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No on 46: Civil Rights Initiative
This would prohibit preferential treatment based on race or gender in hiring, contracting and public education, effectively ending affirmative action in the state. Let’s be honest, affirmative action plays a small role in state hiring and public education. But that tiny role is an important role. While intentions of this amendment are grand, it would hurt more than help. Take the state’s colleges. One of the top complaints we hear from the state’s flagship, the University of Colorado, is that there is a lack of diversity on campus. Voting YES on 46 would make it even more difficult to lure students from diverse backgrounds, and that’s not a good thing.

Just Say No: All of the union vs. business items (47, 49, 53, 54, 55, 56 and 57)
For the record, four of these are anti-business, three are anti-union and none have any business being on the ballot. Starting with the union negotiations for the Democratic National Convention, the union non-issue in Colorado became an issue for no other reason than political bad will.

Remember, only eight percent of the state’s workforce is unionized, yet millions of dollars have been spent in a brutal campaign for all of them as business and labor unions have fought over issues such as becoming a right to work state and requiring employers to provide health insurance. When you actually get around to voting, only three will be counted. Contentious negotiations were able to pull four of the anti-business amendments—53, 55, 56 and 57—off the ballot at the last minute (since ballots are already printed, the four remain but votes won’t count). But a few stubborn anti-union backers refused to take their remaining three off the ballot.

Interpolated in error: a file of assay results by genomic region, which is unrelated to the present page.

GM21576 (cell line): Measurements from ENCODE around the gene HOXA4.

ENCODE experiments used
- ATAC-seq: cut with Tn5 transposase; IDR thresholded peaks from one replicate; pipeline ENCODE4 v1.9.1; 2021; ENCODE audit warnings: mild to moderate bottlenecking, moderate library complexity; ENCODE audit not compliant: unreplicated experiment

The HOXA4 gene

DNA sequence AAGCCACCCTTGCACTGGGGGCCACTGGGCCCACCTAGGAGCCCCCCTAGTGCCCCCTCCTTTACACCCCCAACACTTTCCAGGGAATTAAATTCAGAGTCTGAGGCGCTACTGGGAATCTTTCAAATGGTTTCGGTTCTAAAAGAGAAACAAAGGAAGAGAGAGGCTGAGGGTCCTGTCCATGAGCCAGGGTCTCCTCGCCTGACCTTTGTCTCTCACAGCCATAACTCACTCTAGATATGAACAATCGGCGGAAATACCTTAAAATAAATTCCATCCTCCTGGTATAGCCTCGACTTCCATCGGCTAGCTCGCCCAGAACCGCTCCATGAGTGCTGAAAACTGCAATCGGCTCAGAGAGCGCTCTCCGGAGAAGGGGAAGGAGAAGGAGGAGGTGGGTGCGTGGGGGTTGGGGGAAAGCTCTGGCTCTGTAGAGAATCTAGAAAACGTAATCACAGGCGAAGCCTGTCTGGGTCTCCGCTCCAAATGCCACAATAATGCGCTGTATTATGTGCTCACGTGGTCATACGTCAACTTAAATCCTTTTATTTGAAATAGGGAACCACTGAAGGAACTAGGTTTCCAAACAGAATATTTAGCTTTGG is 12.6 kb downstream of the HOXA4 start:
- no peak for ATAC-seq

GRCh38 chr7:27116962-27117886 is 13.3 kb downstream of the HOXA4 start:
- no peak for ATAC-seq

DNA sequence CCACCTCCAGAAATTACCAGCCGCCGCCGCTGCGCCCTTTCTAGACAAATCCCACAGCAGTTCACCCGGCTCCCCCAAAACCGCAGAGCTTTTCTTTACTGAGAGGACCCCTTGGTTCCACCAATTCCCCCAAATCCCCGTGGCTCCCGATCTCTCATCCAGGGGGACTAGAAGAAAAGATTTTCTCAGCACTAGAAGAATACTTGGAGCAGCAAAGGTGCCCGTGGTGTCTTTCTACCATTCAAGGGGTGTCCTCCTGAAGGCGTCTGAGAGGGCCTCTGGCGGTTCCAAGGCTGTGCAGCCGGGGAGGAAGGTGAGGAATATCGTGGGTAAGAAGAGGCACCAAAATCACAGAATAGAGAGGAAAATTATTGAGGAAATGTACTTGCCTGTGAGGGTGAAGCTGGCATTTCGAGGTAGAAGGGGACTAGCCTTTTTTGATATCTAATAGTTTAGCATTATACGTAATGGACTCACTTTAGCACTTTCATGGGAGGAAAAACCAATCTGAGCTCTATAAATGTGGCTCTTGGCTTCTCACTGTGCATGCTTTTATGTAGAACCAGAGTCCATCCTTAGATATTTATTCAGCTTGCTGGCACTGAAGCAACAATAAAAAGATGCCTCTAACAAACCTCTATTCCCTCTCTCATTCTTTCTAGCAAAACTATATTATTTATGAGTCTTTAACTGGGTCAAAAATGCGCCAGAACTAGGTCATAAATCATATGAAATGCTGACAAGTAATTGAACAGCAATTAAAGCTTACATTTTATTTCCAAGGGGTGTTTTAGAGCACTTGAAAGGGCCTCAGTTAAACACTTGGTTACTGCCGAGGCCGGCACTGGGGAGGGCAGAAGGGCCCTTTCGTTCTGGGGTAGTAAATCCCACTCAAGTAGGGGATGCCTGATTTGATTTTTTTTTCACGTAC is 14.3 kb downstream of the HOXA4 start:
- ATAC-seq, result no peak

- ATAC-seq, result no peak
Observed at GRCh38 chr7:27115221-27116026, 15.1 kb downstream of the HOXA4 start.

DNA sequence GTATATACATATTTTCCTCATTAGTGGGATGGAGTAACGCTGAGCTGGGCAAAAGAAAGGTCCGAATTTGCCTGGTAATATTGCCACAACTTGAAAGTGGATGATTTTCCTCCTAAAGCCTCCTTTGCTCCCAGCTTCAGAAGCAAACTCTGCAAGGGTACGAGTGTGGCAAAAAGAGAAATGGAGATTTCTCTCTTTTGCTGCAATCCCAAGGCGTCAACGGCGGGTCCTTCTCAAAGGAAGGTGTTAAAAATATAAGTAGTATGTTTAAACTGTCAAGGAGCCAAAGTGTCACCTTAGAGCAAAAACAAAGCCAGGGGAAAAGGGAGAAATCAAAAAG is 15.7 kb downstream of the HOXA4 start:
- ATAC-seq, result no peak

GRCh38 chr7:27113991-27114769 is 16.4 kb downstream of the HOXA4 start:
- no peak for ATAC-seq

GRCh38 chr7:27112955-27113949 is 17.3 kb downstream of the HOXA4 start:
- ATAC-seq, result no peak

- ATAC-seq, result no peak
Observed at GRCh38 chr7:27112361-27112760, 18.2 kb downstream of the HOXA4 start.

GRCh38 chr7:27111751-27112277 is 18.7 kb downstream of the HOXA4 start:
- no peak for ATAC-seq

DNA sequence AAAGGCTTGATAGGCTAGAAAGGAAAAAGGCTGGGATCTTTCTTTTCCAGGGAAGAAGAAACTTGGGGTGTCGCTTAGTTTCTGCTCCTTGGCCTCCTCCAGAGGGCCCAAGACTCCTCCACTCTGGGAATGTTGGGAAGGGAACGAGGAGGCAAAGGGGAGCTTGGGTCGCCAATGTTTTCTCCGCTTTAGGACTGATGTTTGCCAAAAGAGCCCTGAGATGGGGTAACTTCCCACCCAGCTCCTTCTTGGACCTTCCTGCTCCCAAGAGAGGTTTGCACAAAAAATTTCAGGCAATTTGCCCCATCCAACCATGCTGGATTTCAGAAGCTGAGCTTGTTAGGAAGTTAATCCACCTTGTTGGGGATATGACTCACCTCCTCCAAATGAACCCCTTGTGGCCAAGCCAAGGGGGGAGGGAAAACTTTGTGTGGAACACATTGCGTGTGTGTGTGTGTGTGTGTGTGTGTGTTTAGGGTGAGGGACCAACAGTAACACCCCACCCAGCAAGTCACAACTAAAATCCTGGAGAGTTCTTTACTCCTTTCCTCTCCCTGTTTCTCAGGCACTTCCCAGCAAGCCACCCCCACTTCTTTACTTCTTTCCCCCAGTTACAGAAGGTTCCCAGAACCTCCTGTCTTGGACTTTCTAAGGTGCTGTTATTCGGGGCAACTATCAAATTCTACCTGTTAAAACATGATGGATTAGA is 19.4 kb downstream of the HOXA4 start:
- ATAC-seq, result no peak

Here’s a rundown:

• Forty-seven will make Colorado a right to work state, meaning workers would not be required to pay union dues. This would weaken the state’s already anemic unions and do nothing to attract new business to Colorado. There are much more important issues in luring and keeping business in Colorado.

• Forty-nine would prevent governments from collecting union dues from employee paychecks. Other than to anger union leaders, we’re not sure what this would actually accomplish.

• Amendment 54 will become a boondoggle, plain and simple. On its surface, it sounds fine. It would prohibit entities that receive no-bid contracts from contributing to the campaigns of those who grant the contracts. They’re calling it the “clean government” bill. But the specifics of this amendment are greyer than the San Francisco skyline. This prohibition would include companies, unions and their officers—including their relatives —from making campaign contributions to a candidate or political party if they have been awarded a no-bid contract by either the state or a local government. Save everyone the trouble of years of litigation and just strike this down now.

Saying no to all three will also send a message that labor groups and businesses need to work out their issues on their time, not ours.

No on 48: Personhood